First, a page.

Will feem as pure as fnow, and the poor State
Efteem him as a lamb, being compar'd
With my confineless harms.

Macd. Not in the legions

Of horrid hell, can come a devil more damn'd,
In evils to top Macbeth.

Mal. I grant him bloody,

Luxurious, avaritious, falfe, deceitful,

Sudden, malicious, fmacking of P every fin
That has a name. But there's no bottom, none,
In my voluptuousness; your wives, your daughters,
Your matrons, and your maids, could not fill up
The ciftern of my luft; and my defire

All continent inpediments would o'erbear
That did oppofe my will. Better Macbeth,
Than fuch an one to reign.

1 H. after But adds yet.

This conference of Malcolm with Macduff is taken out of the chronicles of Scotland, P.

n P. H. and C. ills for evils. • The three last fo's and R. Smoaking for smacking.

P P, and H. each for every.


Macd. Boundless intemperance

In nature is a tyranný; it hath been
Th' untimely Emptying of the Happy throne,
And fall of many kings. But fear not yét
To take upon you what is yours: you may
Convey your pleatures in a fpacious plenty,

And yet seem cold, the time you may so hood-wink.
We have willing dames enough; there cannot be
That vulture in you to devour to many,
As will to greatness dedicate themfelves,
Finding it fo inclin'd

Mal. With this, there grows,

In my moft ill-compos'd affection, füch
A ftanchless avarice, that were

† king,

I should cut off the nobles for their lands;
Defire his jewels, and this other's houfe;
And my more having would be as a fauce
To make me hunger more; that I should forge
Quarrels unjust against the good and s loyal,
Deftroying them for wealth,

Macd. This avariće

Sticks deeper; grows with more pernicious root
Than⚫ fummer-feeming luft, and it hath been
The fword of our flain kings: yet do not fear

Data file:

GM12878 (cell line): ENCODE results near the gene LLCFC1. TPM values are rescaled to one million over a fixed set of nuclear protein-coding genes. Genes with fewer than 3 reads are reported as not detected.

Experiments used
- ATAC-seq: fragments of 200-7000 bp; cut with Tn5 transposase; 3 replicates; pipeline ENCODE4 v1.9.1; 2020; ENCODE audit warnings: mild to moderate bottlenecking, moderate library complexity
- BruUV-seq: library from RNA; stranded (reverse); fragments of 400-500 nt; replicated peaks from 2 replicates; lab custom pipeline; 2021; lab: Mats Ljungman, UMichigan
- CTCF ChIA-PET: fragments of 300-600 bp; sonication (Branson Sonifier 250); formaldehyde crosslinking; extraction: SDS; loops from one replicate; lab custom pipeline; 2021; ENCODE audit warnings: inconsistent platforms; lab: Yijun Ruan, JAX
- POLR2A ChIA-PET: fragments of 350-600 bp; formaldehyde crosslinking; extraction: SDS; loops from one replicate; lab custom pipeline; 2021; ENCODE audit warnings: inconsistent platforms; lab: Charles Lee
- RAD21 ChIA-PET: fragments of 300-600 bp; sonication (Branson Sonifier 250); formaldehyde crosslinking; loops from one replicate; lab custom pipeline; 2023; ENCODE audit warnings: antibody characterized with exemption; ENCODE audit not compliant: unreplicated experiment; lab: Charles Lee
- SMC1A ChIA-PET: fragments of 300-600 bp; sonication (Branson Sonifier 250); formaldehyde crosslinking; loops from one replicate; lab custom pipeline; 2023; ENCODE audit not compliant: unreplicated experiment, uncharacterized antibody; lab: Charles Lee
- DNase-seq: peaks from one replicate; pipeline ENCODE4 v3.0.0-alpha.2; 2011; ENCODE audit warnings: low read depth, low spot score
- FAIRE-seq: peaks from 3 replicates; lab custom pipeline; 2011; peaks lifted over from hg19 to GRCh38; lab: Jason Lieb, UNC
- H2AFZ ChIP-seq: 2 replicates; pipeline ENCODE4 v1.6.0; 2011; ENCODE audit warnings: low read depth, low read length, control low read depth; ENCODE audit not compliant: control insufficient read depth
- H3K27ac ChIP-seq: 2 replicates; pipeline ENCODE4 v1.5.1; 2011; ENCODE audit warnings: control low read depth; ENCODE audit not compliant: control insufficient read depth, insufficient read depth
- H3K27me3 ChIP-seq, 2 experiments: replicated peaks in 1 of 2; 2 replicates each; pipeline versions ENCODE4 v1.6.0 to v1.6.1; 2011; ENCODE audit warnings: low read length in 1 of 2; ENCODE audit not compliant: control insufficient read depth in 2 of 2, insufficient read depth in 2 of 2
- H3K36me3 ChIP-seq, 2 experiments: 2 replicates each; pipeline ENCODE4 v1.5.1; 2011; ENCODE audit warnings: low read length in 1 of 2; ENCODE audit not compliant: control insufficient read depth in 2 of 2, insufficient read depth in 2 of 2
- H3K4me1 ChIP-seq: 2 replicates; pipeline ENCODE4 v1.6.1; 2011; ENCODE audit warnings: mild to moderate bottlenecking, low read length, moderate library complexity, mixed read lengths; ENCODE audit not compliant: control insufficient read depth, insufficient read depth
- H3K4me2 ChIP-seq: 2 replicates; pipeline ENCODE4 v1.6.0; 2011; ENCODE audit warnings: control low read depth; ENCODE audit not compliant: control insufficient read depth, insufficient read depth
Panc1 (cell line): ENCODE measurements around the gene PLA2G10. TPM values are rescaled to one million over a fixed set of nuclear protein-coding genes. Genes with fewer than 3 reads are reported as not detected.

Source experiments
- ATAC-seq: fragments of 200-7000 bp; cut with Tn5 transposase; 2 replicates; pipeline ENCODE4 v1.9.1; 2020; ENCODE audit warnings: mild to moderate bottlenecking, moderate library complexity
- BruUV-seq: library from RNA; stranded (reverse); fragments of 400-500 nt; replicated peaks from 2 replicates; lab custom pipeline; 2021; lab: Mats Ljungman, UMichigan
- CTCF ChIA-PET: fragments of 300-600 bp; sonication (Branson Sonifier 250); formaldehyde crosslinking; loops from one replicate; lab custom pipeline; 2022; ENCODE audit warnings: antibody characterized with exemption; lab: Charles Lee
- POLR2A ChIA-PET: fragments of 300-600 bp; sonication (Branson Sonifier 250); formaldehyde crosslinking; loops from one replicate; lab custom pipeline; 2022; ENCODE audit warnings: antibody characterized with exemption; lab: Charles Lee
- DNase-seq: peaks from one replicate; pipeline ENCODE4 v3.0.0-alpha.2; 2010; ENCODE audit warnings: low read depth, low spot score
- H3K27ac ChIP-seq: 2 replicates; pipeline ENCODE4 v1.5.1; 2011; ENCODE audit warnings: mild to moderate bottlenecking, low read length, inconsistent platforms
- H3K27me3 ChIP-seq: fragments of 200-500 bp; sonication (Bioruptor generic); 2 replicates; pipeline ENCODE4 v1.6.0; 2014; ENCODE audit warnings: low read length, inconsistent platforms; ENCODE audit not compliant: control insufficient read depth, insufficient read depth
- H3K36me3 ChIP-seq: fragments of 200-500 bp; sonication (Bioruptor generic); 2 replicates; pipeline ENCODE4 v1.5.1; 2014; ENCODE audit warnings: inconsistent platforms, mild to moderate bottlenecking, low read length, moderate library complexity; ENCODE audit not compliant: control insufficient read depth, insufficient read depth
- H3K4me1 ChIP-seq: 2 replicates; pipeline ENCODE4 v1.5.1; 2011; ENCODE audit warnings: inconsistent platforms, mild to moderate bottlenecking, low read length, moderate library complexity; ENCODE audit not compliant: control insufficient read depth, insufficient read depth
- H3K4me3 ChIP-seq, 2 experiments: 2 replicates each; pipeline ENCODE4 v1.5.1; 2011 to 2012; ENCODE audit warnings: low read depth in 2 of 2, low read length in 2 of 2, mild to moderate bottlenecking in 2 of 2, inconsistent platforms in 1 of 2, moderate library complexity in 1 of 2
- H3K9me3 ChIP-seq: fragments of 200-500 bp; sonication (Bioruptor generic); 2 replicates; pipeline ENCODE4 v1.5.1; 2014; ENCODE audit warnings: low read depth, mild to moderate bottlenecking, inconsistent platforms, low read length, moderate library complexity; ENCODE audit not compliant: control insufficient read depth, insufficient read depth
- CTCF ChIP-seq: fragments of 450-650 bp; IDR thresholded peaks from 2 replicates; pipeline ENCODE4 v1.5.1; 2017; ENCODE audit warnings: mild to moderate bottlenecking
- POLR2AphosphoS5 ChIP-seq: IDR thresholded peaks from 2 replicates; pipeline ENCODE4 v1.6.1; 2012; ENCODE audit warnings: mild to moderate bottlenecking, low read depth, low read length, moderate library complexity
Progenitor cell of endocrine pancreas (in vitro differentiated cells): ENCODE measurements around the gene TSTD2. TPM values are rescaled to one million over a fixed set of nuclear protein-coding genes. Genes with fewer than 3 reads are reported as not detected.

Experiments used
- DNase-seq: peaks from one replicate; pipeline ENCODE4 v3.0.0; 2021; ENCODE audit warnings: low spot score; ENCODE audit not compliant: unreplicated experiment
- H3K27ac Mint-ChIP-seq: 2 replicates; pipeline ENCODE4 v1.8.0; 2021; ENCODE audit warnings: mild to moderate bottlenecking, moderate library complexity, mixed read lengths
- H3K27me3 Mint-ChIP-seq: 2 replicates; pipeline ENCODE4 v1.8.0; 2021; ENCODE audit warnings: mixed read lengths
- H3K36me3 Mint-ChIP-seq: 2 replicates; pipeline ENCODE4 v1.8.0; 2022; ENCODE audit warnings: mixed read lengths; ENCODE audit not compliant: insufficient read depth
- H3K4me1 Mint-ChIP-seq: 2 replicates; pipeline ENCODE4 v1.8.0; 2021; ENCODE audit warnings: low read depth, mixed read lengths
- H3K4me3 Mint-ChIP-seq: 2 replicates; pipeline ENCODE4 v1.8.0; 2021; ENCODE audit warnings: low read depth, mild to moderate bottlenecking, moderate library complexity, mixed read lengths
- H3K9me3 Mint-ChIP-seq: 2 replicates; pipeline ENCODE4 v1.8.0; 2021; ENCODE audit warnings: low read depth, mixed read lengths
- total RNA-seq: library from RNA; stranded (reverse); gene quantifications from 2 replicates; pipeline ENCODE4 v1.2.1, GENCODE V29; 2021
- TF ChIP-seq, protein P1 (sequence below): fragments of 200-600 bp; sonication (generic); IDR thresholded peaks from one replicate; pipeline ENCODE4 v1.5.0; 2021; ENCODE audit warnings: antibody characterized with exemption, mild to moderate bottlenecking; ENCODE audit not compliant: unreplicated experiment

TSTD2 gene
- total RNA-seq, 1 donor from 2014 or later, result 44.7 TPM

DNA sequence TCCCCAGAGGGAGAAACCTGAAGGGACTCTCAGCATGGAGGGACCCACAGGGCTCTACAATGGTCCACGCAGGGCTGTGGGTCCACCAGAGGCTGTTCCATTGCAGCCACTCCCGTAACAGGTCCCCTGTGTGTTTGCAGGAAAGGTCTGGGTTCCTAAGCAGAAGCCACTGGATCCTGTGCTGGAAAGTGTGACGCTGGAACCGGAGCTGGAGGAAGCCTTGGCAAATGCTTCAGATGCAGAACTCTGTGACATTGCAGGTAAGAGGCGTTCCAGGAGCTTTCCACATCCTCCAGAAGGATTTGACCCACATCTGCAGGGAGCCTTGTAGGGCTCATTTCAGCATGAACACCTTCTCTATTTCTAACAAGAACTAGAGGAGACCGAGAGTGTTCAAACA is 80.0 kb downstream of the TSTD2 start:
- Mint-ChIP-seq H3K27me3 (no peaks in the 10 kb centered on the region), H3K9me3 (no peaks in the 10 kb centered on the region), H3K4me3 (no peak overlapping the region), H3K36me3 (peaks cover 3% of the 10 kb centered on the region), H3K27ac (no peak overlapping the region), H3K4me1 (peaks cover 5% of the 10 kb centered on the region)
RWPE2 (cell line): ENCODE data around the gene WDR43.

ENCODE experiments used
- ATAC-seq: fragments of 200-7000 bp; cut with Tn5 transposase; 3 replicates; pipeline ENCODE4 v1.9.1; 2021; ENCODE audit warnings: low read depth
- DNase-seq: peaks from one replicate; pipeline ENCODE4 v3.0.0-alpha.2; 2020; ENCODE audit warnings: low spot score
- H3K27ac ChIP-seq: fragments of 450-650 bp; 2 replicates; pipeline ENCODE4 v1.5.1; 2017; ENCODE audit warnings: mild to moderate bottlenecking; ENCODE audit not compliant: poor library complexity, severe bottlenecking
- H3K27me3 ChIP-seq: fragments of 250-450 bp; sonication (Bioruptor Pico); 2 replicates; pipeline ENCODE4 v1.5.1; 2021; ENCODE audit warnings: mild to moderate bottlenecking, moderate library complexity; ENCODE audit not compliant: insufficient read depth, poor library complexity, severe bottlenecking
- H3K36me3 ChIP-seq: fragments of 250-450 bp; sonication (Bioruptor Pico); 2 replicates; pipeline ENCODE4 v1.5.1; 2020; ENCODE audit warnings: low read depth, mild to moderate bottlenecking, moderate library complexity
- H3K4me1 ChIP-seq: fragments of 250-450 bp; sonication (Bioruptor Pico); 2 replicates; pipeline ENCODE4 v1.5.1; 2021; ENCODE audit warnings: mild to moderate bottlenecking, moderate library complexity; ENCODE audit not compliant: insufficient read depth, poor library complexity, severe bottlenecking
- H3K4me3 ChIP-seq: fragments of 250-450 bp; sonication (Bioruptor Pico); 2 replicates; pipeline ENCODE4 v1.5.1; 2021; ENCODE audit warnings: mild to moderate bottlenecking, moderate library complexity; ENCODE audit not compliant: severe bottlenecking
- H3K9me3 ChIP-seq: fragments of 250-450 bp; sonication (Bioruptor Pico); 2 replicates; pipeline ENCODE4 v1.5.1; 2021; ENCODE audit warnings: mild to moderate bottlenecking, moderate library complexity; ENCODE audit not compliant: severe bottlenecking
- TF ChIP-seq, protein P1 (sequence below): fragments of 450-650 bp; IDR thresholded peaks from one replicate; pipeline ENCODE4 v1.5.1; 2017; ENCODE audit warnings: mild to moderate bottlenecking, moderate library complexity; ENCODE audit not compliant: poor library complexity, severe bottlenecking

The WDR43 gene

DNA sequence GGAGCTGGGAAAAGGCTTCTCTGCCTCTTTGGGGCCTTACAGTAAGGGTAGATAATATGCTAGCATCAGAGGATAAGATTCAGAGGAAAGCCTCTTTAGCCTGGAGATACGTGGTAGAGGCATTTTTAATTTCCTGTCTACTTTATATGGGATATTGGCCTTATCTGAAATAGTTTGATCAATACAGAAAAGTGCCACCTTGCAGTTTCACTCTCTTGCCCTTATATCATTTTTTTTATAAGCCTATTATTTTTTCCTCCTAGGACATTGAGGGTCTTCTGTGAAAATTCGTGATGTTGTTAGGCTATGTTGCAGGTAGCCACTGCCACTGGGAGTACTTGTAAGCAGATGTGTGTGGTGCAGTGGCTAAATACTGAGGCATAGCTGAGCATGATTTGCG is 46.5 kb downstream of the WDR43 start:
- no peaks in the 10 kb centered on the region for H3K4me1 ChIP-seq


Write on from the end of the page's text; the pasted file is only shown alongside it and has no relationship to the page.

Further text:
Scotland hath foyfons, to fill up your will,
Of your mere own. All there are portable,
With other graces weigh'd.

9 Both P.'s editions, royal for loyal. ■ H. and W. Atrikes for flicks.

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Heath propofes, fummer-feeding.
The two laft fo's, poifens for feyr

s T. H. W. and C. fumme-teeming; fons,


Mal. But I have none: the King-becofning graces,"
As juftice, verity, temp'rance, ftableness,
Bounty, perfeverance, mercy, lowlinefs,id
Devotion, patience, courage, fortitude;
I have no relifh of them, but abound

In the divifion of each feveral crime,

Acting it many ways. Nay, had I power, I fhould "Pour the sweet milk of concord into helly

Uproar the universal peace, confound

All unity on earth.


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Mal. If fuch a one be fit to govern, fpeak eram

I am as I have spoken.

Macd. Fit to govern?...

No, not to live, O nation miferable

With an untitled tyrant, bloody-fcepter'd,

When shalt thon fee thy wholéfome days again?
Since that the trueft iffae of thy throne

By his own interdiction ftand's accurft,

*And does blafpheme his breed. Thy Royal father
Was a moft fainted king; the queen that bore thee,
Oftner upon her knees than on her feet,

Dy'd every day fhe liv'd w Fare thee well!
Thefe evils thou repeat it upon thyself

* Have banish'd me from Scotland. Omy breaft!
Thy hope ends here.

Halters this line thus, Somply the fapeet milk of concord intosbaser

w P. and all after but G. Ob fare the


The fo's Harb for Have.